- Walking and the French Romantics. Rousseau to Sand and Hugo
Walking and Romanticism are two inextricable cultural achievements, or so it would appear from C. W. Thompson's recent book. The modern form of recreational walking, which, first in England and Germany, and later in France, prompted a new generation of poets and painters to repossess their national landscapes on foot, had a measurable impact on the evolution of Romantic art. Thompson's book sets out to trace this impact on a handful of major and minor French Romantics, and starts from the slightly discouraging premise that while the French wrote more travel books than the English and German, they also walked less, with less enthusiasm, and more silently, so that a solid body of written evidence seems lacking. Yet from Rousseau to Hugo and Sand, through Senancour, Nodier, and Nerval, with scenic detours to the less well-known Charles Didier and to the Swiss Rodolphe Töpffer, we find that there runs an unbroken thread of francophone pedestrianism, a genuine if often muted enthusiasm for walking that translated into a stock of literary themes and formal practices. These are treated, not systematically, theoretically, or historically (as evolving symbolic forms), but more modestly and traditionally by author, so that after being walked through a series of mini-studies on the pre-Romantics, we are then, in the second part, given more thorough studies of walking in Sand, Nerval, Hugo and Töpffer. This organization of the study around a few major peaks perhaps echoes the experience of walking itself, but it [End Page 159] also has some drawbacks, since we neither discover the broader cultural discourse that no doubt accompanied the growth of pedestrianism, nor find a well-drawn map of the topoï, forms, rhythms, themes, and figures associated with it.
The decision to center the study traditionally on a few canonical authors, rather than to sketch a cultural history of walking (based on a much wider corpus), while more modest, also imposes a greater burden: we need to be shown, not just that each author walked (as he or she also slept, dressed, and went to the opera), but also that it had a meaningful impact on their writing. Is the stamp of walking visible in their poetic practice? On this score, Thompson strives to make the case that much formal inventiveness, as well as some typically Romantic meditations, owe a debt to the peculiar rhythms and patterns of ideas imposed on the walker. Just as Rousseau, the great ancestral figure in this genealogy, had found himself unable "to meditate otherwise than on the move" (27), so the twists and turns of Senancour's agonized prose, his "style of fragmentation, digression and progressive accumulation" (37) correspond to his and to Oberman's ramblings. Sand's "cult of improvisation" (90) would also be indebted to her love of the road. Similarly, in Hugo, the rhythms of walking can be plausibly linked to the slow elaboration of a poem, as they are in prose to his digressive practice, and to the mythical vagrancy of Jean Valjean. The pages on Valjean as an errant "passant," as an ambulant Christian witness, testifying to random injustices, are some of the strongest in the book. Thompson also makes the case that pedestrianism affects content: Nerval's tangled projections of time, folding in upon each other, arguably draw on the walker's penchant to gaze into the past, and to project the spatial itinerary through the landscape into the meanderings of reminiscence. For Sand, on the other hand, the road beckoned as a space of freedom, and conjured up the attractions of bohemian vagrancy, promising liberation from the norms of bourgeois society and its rigid gender hierarchies. Thompson also explores, in Töpffer and Didier, how walking provided a vehicle for a genuine encounter with the Other – peasants, laborers, tourists, foreigners – outside the social constraints of class, gender, and profession.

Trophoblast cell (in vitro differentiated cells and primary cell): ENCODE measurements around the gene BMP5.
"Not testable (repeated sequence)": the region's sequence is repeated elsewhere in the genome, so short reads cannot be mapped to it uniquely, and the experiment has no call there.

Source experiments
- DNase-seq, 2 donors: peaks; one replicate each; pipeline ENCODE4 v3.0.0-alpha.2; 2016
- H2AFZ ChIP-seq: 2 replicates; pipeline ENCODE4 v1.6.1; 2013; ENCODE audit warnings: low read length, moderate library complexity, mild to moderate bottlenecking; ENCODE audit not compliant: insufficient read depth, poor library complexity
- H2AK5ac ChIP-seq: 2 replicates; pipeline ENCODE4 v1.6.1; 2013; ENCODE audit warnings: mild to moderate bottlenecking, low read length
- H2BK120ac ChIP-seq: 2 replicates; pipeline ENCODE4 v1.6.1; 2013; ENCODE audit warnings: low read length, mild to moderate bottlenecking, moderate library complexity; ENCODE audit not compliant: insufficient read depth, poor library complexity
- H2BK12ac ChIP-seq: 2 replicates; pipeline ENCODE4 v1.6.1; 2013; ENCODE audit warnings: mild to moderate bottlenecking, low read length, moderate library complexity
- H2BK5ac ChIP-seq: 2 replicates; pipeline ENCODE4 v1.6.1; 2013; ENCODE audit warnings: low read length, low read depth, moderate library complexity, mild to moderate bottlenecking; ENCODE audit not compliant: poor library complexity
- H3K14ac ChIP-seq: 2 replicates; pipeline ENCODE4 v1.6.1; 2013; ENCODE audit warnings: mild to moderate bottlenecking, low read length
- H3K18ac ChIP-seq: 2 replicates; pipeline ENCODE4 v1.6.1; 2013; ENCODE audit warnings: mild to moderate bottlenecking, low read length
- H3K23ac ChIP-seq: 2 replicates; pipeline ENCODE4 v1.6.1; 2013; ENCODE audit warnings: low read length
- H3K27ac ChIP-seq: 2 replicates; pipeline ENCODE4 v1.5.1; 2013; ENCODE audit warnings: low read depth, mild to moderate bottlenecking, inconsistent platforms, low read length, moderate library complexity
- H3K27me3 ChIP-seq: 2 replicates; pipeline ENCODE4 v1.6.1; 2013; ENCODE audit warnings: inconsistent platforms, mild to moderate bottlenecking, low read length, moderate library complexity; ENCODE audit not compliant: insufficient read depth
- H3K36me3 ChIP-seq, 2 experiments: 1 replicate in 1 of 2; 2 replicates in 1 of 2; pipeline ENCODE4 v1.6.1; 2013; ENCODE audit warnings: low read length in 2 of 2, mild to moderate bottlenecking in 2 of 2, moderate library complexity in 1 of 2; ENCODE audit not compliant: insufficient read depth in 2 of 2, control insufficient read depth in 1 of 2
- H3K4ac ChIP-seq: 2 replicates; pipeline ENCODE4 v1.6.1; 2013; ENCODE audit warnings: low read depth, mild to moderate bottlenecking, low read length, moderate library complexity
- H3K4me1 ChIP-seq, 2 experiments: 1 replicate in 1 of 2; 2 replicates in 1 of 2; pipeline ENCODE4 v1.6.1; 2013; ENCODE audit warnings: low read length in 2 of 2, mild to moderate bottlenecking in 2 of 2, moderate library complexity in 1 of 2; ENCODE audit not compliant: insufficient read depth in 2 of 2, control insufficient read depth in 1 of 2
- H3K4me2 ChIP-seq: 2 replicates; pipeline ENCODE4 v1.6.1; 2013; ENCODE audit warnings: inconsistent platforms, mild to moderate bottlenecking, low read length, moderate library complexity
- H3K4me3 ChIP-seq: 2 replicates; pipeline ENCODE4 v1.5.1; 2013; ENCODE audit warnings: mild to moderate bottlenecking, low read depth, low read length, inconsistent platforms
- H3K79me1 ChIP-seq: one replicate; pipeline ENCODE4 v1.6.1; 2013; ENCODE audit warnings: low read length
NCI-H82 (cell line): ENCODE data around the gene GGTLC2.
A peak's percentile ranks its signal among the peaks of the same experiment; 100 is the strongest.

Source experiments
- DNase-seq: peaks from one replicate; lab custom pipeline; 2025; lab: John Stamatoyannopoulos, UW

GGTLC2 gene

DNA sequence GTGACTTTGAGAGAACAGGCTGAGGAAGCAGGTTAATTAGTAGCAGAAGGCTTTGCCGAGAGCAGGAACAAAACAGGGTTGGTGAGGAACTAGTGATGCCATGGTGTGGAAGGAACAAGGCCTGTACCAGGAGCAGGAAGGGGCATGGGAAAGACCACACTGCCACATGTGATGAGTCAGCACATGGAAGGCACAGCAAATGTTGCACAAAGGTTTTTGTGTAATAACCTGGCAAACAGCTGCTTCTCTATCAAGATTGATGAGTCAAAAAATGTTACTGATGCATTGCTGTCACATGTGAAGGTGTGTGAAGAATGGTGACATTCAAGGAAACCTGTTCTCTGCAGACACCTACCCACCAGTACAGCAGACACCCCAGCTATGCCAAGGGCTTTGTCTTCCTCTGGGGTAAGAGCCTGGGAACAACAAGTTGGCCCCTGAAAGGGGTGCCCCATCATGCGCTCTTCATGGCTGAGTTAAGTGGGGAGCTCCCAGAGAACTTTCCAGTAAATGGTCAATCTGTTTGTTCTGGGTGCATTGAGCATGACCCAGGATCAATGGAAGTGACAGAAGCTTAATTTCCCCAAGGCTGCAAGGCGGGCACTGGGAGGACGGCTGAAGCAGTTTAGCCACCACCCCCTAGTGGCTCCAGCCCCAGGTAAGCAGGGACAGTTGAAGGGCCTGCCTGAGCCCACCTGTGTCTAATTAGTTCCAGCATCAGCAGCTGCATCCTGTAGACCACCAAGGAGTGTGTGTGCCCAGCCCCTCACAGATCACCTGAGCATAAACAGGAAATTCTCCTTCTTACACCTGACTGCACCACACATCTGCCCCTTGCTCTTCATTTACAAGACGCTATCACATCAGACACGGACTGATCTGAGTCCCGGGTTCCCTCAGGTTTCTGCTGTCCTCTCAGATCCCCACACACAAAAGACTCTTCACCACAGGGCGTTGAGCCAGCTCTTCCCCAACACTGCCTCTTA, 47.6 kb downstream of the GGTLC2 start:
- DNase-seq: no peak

These revelations about the role of walking for the French Romantics seem at once well worth making, and slightly...